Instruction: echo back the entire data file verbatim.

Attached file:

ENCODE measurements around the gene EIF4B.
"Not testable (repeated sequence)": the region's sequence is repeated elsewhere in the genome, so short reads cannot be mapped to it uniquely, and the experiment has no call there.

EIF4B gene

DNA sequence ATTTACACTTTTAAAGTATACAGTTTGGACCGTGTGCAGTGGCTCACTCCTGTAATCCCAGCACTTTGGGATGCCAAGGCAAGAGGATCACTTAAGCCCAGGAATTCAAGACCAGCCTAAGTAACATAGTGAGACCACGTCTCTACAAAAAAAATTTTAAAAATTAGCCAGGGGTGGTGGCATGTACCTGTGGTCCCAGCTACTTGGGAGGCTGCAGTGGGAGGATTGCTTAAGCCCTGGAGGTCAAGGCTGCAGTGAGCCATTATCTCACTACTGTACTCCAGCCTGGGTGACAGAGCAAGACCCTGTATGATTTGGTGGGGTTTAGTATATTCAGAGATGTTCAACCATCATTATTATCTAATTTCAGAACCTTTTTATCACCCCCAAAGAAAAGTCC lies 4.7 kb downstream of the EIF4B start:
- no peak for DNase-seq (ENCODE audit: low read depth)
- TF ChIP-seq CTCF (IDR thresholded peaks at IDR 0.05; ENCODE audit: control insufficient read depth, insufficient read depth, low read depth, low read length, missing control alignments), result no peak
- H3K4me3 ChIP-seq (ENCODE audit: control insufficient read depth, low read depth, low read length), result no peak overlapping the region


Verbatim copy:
ENCODE measurements around the gene EIF4B.
"Not testable (repeated sequence)": the region's sequence is repeated elsewhere in the genome, so short reads cannot be mapped to it uniquely, and the experiment has no call there.

EIF4B gene

DNA sequence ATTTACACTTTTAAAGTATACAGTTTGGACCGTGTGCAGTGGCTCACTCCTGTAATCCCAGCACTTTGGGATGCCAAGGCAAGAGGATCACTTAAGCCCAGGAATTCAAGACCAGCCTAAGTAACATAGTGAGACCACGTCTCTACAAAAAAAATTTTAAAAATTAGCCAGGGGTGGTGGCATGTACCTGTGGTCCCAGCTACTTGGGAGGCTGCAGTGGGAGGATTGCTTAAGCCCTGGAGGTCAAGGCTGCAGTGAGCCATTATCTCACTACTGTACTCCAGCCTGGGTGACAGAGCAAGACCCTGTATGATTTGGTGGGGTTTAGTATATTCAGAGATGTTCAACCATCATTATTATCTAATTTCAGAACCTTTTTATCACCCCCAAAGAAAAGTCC lies 4.7 kb downstream of the EIF4B start:
- no peak for DNase-seq (ENCODE audit: low read depth)
- TF ChIP-seq CTCF (IDR thresholded peaks at IDR 0.05; ENCODE audit: control insufficient read depth, insufficient read depth, low read depth, low read length, missing control alignments), result no peak
- H3K4me3 ChIP-seq (ENCODE audit: control insufficient read depth, low read depth, low read length), result no peak overlapping the region